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“Second Hand Low” Is Good Advice

  by Richard Pavlicek

The bridge maxim “second hand low” is an important principle in the play of the cards. The person who plays second to a trick is better advised not to attempt to win that trick, but to play low to allow the fourth player (his partner) a chance to win it. Although this strategy is intended primarily for the defensive side, it also holds for declarer’s play from his own hand and dummy. Today’s deal, from a local duplicate game, is a good case in point.

4 S South
Both Vul
S K 3
H Q 8 6 3
D A K 6
C J 10 9 2


4 S

3 S
S 10 4 2
H K 10 4
D Q 10 8
C K 8 4 3
TableS 5
H A J 5
D J 9 5 2
C A Q 7 6 5

Lead: C 3
S A Q J 9 8 7 6
H 9 7 2
D 7 4 3

After South’s preemptive opening, North raised to game in the hopes that his smattering of strength would be adequate. West led the club three and declarer cleverly called for the two from dummy.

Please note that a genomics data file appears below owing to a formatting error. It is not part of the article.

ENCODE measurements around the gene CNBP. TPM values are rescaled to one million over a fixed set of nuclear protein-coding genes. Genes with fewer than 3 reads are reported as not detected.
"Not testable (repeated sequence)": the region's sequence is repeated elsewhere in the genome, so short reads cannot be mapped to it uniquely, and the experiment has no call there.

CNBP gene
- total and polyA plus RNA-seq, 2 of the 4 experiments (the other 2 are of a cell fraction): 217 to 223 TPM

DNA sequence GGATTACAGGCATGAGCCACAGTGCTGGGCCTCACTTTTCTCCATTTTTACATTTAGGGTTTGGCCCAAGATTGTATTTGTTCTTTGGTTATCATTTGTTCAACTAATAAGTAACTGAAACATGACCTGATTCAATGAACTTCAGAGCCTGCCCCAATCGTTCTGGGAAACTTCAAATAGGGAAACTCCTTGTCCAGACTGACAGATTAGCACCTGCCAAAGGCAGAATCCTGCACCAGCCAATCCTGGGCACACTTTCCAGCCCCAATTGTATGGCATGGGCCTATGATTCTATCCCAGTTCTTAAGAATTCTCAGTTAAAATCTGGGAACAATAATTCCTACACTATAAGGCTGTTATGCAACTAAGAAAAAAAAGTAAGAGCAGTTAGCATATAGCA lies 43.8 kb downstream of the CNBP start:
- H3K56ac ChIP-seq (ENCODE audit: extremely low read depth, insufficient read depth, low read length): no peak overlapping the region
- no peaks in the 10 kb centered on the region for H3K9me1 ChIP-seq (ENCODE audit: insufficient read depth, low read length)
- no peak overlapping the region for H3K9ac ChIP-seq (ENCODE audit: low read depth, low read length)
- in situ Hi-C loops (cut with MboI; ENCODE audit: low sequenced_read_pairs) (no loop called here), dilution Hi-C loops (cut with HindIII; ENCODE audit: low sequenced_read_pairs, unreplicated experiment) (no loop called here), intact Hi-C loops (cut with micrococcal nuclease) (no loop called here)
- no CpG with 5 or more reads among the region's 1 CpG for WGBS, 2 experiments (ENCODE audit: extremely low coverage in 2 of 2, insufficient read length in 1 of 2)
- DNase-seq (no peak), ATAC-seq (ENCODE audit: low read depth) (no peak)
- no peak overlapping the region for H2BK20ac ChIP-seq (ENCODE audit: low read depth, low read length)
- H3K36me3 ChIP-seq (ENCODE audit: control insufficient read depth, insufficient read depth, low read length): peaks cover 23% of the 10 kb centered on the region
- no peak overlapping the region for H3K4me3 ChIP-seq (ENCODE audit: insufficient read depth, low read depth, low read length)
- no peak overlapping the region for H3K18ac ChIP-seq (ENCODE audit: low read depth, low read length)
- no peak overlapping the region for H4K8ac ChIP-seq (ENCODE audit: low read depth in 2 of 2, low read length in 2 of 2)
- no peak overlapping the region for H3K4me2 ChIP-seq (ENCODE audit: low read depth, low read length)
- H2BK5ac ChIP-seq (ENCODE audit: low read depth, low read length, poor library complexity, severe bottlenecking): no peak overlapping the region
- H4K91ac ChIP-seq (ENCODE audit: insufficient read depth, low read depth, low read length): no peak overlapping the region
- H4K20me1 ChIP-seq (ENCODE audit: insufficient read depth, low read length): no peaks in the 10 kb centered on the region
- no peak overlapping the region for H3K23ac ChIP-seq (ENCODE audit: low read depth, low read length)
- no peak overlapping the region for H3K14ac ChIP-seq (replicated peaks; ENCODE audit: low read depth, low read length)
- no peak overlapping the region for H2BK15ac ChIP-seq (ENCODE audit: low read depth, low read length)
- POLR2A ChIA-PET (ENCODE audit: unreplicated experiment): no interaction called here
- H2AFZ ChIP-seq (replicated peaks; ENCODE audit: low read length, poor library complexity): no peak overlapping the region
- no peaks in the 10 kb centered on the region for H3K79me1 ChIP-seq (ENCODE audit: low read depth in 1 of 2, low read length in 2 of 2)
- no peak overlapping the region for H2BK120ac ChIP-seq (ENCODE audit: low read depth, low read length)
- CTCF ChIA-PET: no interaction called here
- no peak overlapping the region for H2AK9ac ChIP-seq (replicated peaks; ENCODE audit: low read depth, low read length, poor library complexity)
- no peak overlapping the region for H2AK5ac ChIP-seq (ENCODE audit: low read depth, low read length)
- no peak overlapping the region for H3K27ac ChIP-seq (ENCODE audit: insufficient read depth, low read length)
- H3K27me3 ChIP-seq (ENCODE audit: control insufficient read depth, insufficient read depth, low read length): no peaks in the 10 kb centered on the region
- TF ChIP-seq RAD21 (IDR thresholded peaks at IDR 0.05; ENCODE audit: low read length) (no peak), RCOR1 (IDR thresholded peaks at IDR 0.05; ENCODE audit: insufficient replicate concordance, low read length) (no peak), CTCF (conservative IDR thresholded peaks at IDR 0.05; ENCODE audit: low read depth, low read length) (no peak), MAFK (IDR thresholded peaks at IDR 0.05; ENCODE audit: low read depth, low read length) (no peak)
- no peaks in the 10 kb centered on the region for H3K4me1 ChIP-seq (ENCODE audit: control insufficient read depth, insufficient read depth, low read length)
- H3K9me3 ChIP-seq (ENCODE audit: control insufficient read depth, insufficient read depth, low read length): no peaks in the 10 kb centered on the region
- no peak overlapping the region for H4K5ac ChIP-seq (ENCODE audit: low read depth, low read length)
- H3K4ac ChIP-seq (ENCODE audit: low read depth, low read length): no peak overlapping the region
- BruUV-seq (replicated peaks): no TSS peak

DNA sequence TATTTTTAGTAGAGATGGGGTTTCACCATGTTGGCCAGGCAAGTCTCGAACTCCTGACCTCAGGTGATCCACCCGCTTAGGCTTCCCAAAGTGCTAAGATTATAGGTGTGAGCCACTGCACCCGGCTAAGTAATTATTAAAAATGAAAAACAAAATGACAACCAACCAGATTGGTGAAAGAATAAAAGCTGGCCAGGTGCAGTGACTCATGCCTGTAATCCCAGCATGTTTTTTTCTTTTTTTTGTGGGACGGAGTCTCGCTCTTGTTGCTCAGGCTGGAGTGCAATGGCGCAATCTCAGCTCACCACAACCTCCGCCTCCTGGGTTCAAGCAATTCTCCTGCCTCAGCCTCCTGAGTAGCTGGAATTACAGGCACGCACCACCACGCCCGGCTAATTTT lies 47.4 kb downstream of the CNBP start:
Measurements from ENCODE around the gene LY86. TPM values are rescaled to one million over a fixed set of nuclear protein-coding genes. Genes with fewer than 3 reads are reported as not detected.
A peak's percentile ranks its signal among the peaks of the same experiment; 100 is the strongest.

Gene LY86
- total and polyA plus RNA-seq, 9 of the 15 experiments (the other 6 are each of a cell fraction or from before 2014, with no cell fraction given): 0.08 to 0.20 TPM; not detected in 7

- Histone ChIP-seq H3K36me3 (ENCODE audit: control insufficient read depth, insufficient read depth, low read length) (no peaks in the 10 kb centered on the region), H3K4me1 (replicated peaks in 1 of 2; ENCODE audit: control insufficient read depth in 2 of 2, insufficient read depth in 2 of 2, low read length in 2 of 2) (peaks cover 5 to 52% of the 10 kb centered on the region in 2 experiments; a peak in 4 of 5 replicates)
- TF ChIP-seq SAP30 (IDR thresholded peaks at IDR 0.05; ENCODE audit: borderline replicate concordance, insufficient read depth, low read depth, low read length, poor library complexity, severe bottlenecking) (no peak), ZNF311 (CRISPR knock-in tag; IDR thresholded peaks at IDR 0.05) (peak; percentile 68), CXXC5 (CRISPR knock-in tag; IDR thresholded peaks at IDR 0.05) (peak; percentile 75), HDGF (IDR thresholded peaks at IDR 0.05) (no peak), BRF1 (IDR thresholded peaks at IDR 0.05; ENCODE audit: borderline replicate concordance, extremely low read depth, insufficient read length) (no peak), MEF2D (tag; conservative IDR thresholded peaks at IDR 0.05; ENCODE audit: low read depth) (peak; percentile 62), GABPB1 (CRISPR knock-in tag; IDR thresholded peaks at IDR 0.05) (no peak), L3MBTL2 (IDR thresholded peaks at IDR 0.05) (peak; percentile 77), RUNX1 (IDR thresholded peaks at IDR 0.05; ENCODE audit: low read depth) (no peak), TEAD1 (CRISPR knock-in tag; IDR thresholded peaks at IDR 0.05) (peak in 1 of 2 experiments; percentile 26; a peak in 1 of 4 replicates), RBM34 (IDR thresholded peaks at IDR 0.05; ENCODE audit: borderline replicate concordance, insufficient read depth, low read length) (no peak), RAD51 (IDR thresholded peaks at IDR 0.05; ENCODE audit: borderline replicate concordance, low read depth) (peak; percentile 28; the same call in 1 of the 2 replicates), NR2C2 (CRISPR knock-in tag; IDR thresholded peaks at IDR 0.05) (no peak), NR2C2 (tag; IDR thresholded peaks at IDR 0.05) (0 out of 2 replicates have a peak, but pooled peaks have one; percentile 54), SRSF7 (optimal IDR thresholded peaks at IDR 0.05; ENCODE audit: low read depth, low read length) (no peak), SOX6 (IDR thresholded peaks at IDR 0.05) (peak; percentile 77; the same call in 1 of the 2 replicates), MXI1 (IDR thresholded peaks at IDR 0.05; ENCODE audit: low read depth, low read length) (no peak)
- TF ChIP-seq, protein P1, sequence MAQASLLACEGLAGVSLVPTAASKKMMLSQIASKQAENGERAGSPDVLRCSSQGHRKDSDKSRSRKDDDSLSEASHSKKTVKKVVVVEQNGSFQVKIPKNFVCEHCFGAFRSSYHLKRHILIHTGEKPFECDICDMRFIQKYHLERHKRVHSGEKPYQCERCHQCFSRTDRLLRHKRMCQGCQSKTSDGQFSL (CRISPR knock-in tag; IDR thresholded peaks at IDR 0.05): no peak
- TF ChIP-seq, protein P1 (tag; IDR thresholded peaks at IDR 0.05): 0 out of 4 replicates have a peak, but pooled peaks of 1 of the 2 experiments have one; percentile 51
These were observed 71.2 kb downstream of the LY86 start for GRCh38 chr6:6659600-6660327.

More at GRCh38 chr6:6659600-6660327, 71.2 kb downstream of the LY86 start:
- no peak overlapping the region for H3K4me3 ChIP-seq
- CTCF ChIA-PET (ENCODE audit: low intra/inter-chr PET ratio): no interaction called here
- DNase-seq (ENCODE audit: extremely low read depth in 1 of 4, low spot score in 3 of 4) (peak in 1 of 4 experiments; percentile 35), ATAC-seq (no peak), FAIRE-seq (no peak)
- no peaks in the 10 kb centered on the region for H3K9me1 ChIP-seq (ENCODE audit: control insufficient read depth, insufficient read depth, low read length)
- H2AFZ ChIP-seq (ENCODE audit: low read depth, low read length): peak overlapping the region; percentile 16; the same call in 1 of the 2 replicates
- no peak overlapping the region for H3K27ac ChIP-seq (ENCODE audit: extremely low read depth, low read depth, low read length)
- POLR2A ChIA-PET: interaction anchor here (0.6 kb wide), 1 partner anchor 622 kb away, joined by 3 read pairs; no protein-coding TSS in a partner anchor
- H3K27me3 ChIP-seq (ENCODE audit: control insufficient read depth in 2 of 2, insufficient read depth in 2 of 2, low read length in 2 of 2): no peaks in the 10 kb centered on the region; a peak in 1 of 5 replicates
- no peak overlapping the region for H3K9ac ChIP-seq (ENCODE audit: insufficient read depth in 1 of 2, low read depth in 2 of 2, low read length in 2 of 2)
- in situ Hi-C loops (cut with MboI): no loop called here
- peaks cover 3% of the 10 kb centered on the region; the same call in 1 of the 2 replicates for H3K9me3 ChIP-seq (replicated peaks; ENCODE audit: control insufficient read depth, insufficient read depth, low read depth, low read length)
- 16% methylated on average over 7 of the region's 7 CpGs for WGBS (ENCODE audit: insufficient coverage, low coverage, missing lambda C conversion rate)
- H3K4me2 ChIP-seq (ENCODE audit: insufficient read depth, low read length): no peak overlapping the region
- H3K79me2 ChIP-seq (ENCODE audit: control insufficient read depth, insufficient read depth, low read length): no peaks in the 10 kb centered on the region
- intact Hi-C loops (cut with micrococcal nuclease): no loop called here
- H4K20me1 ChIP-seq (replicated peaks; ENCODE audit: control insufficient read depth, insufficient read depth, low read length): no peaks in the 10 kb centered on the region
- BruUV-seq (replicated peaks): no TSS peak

East, of course, could have forced South to ruff by inserting the five; but how was he to know? West’s lead could have been a singleton; or from a three-card suit. Not being clairvoyant, East played the ace. The rest was history.

Declarer promptly ruffed and drew two rounds of trumps ending in dummy. The club jack was led and South threw a heart (a loser on a loser) as West won the king.

The defense was now helpless. Declarer had a ruffing finesse available in clubs (dummy still had the 10-9 and East the queen), and dummy had the required entries (diamond ace and king) to develop and cash this 10th trick. All the defenders could win were one club and two heart tricks, so the contract was made.

Let’s go back to that first trick. Would you have found the play of dummy’s two? Or would you have instinctively called for the jack? Observe that declarer’s entire plan fizzles if a club honor is wasted at trick one. Remember this tactic the next time you feel the impulse to play an honor.

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© 1985 Richard Pavlicek